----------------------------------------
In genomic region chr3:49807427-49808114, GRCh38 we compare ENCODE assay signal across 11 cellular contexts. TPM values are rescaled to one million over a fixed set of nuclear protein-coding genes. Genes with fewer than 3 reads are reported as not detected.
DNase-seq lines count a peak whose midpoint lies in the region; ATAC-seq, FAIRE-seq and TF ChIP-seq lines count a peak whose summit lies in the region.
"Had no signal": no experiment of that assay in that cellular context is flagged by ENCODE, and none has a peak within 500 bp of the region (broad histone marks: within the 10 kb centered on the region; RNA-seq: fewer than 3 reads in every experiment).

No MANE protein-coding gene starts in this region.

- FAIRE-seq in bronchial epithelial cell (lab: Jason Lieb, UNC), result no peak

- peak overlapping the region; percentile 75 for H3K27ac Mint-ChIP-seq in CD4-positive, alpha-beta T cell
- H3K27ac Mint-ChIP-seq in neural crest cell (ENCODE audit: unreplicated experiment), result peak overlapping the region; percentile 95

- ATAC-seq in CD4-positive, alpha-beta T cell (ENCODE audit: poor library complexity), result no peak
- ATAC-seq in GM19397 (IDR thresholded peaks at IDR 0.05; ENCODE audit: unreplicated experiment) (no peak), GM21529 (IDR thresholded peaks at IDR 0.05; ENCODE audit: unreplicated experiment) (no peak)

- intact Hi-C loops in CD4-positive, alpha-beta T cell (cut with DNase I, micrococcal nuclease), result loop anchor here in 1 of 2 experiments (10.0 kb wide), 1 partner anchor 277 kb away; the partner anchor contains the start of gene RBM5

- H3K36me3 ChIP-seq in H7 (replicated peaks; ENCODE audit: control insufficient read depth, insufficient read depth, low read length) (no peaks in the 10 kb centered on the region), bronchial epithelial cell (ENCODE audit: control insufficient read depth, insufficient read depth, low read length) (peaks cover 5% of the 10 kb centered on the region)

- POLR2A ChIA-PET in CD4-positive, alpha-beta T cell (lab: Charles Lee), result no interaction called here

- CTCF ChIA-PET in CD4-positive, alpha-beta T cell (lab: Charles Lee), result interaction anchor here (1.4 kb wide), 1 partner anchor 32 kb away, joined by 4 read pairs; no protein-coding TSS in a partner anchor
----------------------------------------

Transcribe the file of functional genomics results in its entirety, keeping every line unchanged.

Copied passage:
In genomic region chr3:49807427-49808114, GRCh38 we compare ENCODE assay signal across 11 cellular contexts. TPM values are rescaled to one million over a fixed set of nuclear protein-coding genes. Genes with fewer than 3 reads are reported as not detected.
DNase-seq lines count a peak whose midpoint lies in the region; ATAC-seq, FAIRE-seq and TF ChIP-seq lines count a peak whose summit lies in the region.
"Had no signal": no experiment of that assay in that cellular context is flagged by ENCODE, and none has a peak within 500 bp of the region (broad histone marks: within the 10 kb centered on the region; RNA-seq: fewer than 3 reads in every experiment).

No MANE protein-coding gene starts in this region.

- FAIRE-seq in bronchial epithelial cell (lab: Jason Lieb, UNC), result no peak

- peak overlapping the region; percentile 75 for H3K27ac Mint-ChIP-seq in CD4-positive, alpha-beta T cell
- H3K27ac Mint-ChIP-seq in neural crest cell (ENCODE audit: unreplicated experiment), result peak overlapping the region; percentile 95

- ATAC-seq in CD4-positive, alpha-beta T cell (ENCODE audit: poor library complexity), result no peak
- ATAC-seq in GM19397 (IDR thresholded peaks at IDR 0.05; ENCODE audit: unreplicated experiment) (no peak), GM21529 (IDR thresholded peaks at IDR 0.05; ENCODE audit: unreplicated experiment) (no peak)

- intact Hi-C loops in CD4-positive, alpha-beta T cell (cut with DNase I, micrococcal nuclease), result loop anchor here in 1 of 2 experiments (10.0 kb wide), 1 partner anchor 277 kb away; the partner anchor contains the start of gene RBM5

- H3K36me3 ChIP-seq in H7 (replicated peaks; ENCODE audit: control insufficient read depth, insufficient read depth, low read length) (no peaks in the 10 kb centered on the region), bronchial epithelial cell (ENCODE audit: control insufficient read depth, insufficient read depth, low read length) (peaks cover 5% of the 10 kb centered on the region)

- POLR2A ChIA-PET in CD4-positive, alpha-beta T cell (lab: Charles Lee), result no interaction called here

- CTCF ChIA-PET in CD4-positive, alpha-beta T cell (lab: Charles Lee), result interaction anchor here (1.4 kb wide), 1 partner anchor 32 kb away, joined by 4 read pairs; no protein-coding TSS in a partner anchor